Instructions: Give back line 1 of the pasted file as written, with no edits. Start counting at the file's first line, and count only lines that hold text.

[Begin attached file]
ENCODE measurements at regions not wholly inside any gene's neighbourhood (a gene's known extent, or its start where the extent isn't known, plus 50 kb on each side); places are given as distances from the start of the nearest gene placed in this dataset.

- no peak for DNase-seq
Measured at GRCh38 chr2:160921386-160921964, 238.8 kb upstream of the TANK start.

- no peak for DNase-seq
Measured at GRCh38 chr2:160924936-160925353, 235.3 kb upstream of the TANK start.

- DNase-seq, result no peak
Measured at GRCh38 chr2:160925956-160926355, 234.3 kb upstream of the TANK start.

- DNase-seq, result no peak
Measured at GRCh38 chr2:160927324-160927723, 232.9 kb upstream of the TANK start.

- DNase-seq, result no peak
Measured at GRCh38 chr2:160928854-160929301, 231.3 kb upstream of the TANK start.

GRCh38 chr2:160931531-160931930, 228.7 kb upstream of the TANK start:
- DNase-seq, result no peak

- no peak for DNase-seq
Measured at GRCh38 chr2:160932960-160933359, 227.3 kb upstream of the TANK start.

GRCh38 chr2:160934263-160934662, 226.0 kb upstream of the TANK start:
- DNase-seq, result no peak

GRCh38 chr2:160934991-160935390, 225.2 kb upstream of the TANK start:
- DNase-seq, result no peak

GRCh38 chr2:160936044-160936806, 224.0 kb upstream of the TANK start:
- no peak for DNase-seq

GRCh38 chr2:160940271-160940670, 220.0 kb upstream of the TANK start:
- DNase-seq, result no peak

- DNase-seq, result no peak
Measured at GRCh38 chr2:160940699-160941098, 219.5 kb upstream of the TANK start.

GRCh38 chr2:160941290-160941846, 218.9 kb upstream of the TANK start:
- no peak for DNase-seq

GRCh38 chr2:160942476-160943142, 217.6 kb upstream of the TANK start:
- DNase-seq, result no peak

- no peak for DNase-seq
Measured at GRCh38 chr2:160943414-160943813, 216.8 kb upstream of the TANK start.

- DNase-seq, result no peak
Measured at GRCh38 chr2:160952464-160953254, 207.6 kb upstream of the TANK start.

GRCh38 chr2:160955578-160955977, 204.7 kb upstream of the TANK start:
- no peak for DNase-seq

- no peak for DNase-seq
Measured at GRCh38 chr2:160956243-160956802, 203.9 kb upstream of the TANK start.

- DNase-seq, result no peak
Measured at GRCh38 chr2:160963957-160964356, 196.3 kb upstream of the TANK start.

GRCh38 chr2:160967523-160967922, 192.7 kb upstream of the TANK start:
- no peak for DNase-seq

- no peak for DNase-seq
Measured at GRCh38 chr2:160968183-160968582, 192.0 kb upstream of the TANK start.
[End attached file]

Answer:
ENCODE measurements at regions not wholly inside any gene's neighbourhood (a gene's known extent, or its start where the extent isn't known, plus 50 kb on each side); places are given as distances from the start of the nearest gene placed in this dataset.